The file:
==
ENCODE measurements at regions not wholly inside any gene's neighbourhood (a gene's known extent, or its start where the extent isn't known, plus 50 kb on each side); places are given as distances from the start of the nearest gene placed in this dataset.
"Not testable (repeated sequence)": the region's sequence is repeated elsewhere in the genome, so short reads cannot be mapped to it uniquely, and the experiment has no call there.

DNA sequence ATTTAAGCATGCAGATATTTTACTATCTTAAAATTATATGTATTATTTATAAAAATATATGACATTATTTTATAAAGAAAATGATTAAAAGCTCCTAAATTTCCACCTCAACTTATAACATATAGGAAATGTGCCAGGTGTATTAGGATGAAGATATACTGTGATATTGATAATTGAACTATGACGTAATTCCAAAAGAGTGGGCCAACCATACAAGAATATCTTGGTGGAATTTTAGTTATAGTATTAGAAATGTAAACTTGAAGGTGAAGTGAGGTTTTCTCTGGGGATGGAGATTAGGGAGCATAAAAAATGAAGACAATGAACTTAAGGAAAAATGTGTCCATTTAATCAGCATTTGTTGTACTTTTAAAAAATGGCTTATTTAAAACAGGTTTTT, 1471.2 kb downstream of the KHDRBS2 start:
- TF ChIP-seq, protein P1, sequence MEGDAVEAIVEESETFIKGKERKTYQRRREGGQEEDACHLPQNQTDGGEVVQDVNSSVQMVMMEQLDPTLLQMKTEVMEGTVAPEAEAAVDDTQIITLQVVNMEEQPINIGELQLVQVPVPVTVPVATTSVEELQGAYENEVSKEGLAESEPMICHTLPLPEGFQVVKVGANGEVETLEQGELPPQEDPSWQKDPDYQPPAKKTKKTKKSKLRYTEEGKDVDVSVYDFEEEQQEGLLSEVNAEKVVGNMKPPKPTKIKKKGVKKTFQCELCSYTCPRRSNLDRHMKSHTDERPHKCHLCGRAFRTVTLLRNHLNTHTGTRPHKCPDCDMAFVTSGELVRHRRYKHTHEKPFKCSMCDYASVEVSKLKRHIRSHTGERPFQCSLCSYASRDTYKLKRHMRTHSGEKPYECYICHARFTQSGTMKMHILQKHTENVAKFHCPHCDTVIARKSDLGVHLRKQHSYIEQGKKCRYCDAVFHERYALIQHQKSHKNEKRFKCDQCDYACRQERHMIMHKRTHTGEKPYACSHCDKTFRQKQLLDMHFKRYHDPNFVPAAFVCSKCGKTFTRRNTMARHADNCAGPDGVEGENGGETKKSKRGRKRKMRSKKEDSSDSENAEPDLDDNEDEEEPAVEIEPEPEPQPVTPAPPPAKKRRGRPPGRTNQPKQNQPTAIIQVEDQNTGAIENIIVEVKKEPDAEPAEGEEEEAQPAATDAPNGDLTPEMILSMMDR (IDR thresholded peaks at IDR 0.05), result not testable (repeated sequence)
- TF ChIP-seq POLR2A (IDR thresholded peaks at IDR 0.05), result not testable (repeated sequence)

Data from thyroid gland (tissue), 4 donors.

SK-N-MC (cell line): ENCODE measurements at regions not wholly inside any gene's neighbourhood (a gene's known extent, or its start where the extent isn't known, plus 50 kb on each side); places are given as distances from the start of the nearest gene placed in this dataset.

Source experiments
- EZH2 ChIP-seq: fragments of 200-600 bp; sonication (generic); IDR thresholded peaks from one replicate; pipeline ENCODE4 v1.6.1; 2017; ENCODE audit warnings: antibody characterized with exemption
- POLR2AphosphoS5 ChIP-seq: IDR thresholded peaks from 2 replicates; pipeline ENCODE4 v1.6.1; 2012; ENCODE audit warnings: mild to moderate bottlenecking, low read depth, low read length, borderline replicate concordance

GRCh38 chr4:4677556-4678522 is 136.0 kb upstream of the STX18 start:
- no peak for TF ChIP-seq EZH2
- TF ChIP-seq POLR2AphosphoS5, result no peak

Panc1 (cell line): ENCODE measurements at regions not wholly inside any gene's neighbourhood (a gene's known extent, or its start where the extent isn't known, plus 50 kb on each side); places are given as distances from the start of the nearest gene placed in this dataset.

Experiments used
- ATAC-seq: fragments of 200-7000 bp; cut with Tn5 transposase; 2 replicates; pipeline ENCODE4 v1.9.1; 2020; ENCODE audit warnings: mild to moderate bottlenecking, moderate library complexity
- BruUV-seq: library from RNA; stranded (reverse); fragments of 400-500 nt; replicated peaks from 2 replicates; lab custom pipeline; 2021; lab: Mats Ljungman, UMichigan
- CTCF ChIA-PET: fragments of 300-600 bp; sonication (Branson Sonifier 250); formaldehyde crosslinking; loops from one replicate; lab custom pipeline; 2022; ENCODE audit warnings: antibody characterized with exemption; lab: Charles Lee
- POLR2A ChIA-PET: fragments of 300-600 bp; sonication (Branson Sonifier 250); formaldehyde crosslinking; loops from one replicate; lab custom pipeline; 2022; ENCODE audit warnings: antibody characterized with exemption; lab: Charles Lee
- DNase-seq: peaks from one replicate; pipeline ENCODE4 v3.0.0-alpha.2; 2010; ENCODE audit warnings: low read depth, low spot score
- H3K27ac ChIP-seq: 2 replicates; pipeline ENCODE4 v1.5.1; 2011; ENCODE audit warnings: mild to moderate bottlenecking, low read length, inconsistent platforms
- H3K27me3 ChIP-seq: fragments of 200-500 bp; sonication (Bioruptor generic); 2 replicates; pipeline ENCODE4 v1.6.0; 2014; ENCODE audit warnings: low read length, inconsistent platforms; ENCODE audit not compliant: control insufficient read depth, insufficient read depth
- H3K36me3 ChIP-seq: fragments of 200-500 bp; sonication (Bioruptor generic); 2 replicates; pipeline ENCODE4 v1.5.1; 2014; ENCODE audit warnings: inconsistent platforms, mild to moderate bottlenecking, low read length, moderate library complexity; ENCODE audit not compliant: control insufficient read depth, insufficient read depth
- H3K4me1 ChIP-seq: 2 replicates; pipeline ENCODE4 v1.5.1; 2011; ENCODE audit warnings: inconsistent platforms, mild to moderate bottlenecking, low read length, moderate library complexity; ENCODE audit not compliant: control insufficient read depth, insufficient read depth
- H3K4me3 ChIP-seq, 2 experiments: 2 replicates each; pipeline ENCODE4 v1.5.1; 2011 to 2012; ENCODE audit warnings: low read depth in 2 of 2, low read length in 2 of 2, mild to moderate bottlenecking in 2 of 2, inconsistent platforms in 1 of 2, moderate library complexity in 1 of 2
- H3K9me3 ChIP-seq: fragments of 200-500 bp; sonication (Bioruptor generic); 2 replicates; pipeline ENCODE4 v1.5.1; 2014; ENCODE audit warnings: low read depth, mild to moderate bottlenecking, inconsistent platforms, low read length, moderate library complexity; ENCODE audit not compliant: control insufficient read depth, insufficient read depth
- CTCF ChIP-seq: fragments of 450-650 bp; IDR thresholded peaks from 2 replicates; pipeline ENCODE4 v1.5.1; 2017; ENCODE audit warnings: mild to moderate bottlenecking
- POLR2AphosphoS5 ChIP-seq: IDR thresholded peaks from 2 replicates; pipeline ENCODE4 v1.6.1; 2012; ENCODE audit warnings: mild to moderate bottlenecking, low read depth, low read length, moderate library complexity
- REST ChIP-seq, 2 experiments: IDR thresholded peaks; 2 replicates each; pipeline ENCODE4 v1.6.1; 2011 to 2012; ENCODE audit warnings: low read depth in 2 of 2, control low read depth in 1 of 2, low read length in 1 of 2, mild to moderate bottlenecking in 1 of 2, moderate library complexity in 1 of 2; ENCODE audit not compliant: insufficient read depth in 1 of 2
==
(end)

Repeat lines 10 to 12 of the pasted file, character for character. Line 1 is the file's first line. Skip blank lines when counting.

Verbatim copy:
- POLR2AphosphoS5 ChIP-seq: IDR thresholded peaks from 2 replicates; pipeline ENCODE4 v1.6.1; 2012; ENCODE audit warnings: mild to moderate bottlenecking, low read depth, low read length, borderline replicate concordance

GRCh38 chr4:4677556-4678522 is 136.0 kb upstream of the STX18 start:
- no peak for TF ChIP-seq EZH2